Little Big League
Although eleven year old Billy Heywood (Luke Edwards) isn’t much of a baseball player himself, he loves the game and knows all about the professional games and players of the past and present. When his granddad (Jason Robards) dies, he inherits the Minnesota Twins big league baseball team and decides he will be the team’s manager. His mother, Jenny (Ashley Crow), reluctantly consents and, in spite of the players’initial resentment, Billy proves to be a real genius at managing the team. At first, though, the team goes into a slump and every one is downhearted. But with his encouragement, they make a comeback and find themselves in the league playoff with Seattle. Do they win? Does Billy stay on as manager? A surprise ending tells the tale in this very enjoyable film. There are plenty of laughs, pathos and baseball action in LITTLE BIG LEAGUE which turns out to be a fun, feel good movie.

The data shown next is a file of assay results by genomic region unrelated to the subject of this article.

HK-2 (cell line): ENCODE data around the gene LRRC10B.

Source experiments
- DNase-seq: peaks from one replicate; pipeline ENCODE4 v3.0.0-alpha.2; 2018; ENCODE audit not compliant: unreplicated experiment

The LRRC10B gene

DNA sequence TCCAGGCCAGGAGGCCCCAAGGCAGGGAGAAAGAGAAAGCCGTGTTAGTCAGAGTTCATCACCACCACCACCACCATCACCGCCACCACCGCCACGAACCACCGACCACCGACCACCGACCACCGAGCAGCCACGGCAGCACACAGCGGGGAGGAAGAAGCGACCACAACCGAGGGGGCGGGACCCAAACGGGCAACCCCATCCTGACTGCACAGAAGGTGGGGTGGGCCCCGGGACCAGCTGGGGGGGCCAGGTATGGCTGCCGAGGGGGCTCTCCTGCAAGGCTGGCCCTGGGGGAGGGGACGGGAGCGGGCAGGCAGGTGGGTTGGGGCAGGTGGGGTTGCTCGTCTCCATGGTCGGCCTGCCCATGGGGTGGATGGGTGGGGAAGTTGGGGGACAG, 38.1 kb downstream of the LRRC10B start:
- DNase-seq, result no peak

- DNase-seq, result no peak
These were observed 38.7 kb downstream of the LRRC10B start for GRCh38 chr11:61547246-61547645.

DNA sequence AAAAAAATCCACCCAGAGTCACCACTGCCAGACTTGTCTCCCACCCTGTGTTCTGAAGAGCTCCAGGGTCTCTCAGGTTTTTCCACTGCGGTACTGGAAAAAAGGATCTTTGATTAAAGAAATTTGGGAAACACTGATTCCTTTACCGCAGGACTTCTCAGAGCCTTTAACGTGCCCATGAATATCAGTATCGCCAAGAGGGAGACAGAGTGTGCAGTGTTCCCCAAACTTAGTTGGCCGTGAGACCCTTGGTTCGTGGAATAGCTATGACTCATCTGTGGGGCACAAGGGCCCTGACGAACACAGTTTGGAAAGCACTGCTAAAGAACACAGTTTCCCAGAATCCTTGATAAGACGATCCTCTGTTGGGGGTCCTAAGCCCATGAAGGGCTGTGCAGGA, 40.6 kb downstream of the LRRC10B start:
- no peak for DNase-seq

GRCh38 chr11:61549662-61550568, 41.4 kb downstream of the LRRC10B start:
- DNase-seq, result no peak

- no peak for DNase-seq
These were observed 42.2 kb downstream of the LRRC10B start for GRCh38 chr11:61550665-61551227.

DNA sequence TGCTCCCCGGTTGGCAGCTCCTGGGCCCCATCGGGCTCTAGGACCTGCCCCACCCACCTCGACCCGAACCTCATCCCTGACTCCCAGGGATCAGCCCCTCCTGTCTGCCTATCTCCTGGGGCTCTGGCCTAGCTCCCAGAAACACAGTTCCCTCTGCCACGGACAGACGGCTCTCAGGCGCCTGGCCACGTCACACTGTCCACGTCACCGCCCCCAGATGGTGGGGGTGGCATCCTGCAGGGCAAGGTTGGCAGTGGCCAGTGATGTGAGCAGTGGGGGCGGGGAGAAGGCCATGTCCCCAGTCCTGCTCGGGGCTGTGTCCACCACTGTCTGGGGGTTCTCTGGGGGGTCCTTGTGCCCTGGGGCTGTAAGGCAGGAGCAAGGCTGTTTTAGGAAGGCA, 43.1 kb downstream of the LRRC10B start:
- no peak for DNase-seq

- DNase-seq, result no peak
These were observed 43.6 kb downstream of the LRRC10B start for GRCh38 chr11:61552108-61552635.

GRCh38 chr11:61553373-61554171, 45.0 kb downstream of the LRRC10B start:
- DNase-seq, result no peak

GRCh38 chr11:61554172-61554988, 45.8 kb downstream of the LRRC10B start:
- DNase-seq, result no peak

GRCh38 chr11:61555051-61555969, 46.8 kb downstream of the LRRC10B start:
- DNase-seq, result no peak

Billy is a decent, well mannered young boy and has a loving relationship with his mother. She, in turn, keeps a tight rein on him, insisting that he keep up with his homework and treat his friends right. However, in two brief scenes, Billy is seen watching sexually explicit movies in a hotel room at out of town games. Some scantily clad, sensual women are seen and heard briefly on the screen. When Jenny finds this out, she makes him promise he won’t do this anymore. Jenny and one of the single players (Timothy Busfield) become romantically involved, but their relationship does not degenerate into a sexual affair. Billy is a firm, but compassionate manager. He encourages the men to win, but tells them that it’s more important to enjoy playing. With all the positive messages, though, comes some offensive language, including some crudities, obscenities and one profanity. This is undoubtedly done to avoid a G rating, but sadly detracts from the film’s quality.